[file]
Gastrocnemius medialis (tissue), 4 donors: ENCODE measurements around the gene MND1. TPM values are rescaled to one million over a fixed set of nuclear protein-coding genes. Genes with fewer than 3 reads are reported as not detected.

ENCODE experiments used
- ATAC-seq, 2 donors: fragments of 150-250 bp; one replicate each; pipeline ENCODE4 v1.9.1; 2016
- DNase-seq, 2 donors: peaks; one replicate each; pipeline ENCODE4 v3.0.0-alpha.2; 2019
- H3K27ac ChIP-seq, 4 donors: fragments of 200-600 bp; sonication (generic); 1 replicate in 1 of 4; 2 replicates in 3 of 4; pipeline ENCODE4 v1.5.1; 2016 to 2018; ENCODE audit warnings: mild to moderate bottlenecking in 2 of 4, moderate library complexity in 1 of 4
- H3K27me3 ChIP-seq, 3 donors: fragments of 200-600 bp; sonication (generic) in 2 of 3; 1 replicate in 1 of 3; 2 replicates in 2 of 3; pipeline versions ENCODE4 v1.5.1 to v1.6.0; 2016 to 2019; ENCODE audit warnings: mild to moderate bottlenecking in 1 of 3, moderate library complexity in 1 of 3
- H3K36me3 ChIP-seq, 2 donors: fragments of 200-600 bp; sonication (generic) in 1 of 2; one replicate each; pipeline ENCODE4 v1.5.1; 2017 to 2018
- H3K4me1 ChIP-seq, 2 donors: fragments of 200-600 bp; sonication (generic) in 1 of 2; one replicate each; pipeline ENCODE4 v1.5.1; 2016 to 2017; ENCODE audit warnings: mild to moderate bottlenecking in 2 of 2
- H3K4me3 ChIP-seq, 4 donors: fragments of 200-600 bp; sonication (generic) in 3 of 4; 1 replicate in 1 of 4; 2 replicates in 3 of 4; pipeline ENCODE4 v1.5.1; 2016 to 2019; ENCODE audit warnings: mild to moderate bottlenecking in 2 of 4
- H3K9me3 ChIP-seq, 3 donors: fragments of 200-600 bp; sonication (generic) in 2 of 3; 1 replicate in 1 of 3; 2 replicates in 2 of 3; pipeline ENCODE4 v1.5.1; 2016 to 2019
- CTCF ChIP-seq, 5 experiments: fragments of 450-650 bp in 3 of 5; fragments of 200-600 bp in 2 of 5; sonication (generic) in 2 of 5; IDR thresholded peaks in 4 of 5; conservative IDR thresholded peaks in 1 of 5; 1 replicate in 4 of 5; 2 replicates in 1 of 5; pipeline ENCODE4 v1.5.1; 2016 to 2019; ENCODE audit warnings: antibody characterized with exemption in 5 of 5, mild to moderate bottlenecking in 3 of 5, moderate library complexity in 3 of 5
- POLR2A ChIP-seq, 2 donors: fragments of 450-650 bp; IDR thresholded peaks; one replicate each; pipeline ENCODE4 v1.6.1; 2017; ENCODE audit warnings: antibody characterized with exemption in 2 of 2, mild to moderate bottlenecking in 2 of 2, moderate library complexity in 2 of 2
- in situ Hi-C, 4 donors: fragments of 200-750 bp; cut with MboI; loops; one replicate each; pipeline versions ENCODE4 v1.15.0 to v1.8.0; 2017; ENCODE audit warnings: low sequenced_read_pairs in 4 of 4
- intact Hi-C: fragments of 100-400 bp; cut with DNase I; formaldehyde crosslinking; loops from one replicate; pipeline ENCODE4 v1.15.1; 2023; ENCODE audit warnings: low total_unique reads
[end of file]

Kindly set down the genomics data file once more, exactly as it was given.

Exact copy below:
Gastrocnemius medialis (tissue), 4 donors: ENCODE measurements around the gene MND1. TPM values are rescaled to one million over a fixed set of nuclear protein-coding genes. Genes with fewer than 3 reads are reported as not detected.

ENCODE experiments used
- ATAC-seq, 2 donors: fragments of 150-250 bp; one replicate each; pipeline ENCODE4 v1.9.1; 2016
- DNase-seq, 2 donors: peaks; one replicate each; pipeline ENCODE4 v3.0.0-alpha.2; 2019
- H3K27ac ChIP-seq, 4 donors: fragments of 200-600 bp; sonication (generic); 1 replicate in 1 of 4; 2 replicates in 3 of 4; pipeline ENCODE4 v1.5.1; 2016 to 2018; ENCODE audit warnings: mild to moderate bottlenecking in 2 of 4, moderate library complexity in 1 of 4
- H3K27me3 ChIP-seq, 3 donors: fragments of 200-600 bp; sonication (generic) in 2 of 3; 1 replicate in 1 of 3; 2 replicates in 2 of 3; pipeline versions ENCODE4 v1.5.1 to v1.6.0; 2016 to 2019; ENCODE audit warnings: mild to moderate bottlenecking in 1 of 3, moderate library complexity in 1 of 3
- H3K36me3 ChIP-seq, 2 donors: fragments of 200-600 bp; sonication (generic) in 1 of 2; one replicate each; pipeline ENCODE4 v1.5.1; 2017 to 2018
- H3K4me1 ChIP-seq, 2 donors: fragments of 200-600 bp; sonication (generic) in 1 of 2; one replicate each; pipeline ENCODE4 v1.5.1; 2016 to 2017; ENCODE audit warnings: mild to moderate bottlenecking in 2 of 2
- H3K4me3 ChIP-seq, 4 donors: fragments of 200-600 bp; sonication (generic) in 3 of 4; 1 replicate in 1 of 4; 2 replicates in 3 of 4; pipeline ENCODE4 v1.5.1; 2016 to 2019; ENCODE audit warnings: mild to moderate bottlenecking in 2 of 4
- H3K9me3 ChIP-seq, 3 donors: fragments of 200-600 bp; sonication (generic) in 2 of 3; 1 replicate in 1 of 3; 2 replicates in 2 of 3; pipeline ENCODE4 v1.5.1; 2016 to 2019
- CTCF ChIP-seq, 5 experiments: fragments of 450-650 bp in 3 of 5; fragments of 200-600 bp in 2 of 5; sonication (generic) in 2 of 5; IDR thresholded peaks in 4 of 5; conservative IDR thresholded peaks in 1 of 5; 1 replicate in 4 of 5; 2 replicates in 1 of 5; pipeline ENCODE4 v1.5.1; 2016 to 2019; ENCODE audit warnings: antibody characterized with exemption in 5 of 5, mild to moderate bottlenecking in 3 of 5, moderate library complexity in 3 of 5
- POLR2A ChIP-seq, 2 donors: fragments of 450-650 bp; IDR thresholded peaks; one replicate each; pipeline ENCODE4 v1.6.1; 2017; ENCODE audit warnings: antibody characterized with exemption in 2 of 2, mild to moderate bottlenecking in 2 of 2, moderate library complexity in 2 of 2
- in situ Hi-C, 4 donors: fragments of 200-750 bp; cut with MboI; loops; one replicate each; pipeline versions ENCODE4 v1.15.0 to v1.8.0; 2017; ENCODE audit warnings: low sequenced_read_pairs in 4 of 4
- intact Hi-C: fragments of 100-400 bp; cut with DNase I; formaldehyde crosslinking; loops from one replicate; pipeline ENCODE4 v1.15.1; 2023; ENCODE audit warnings: low total_unique reads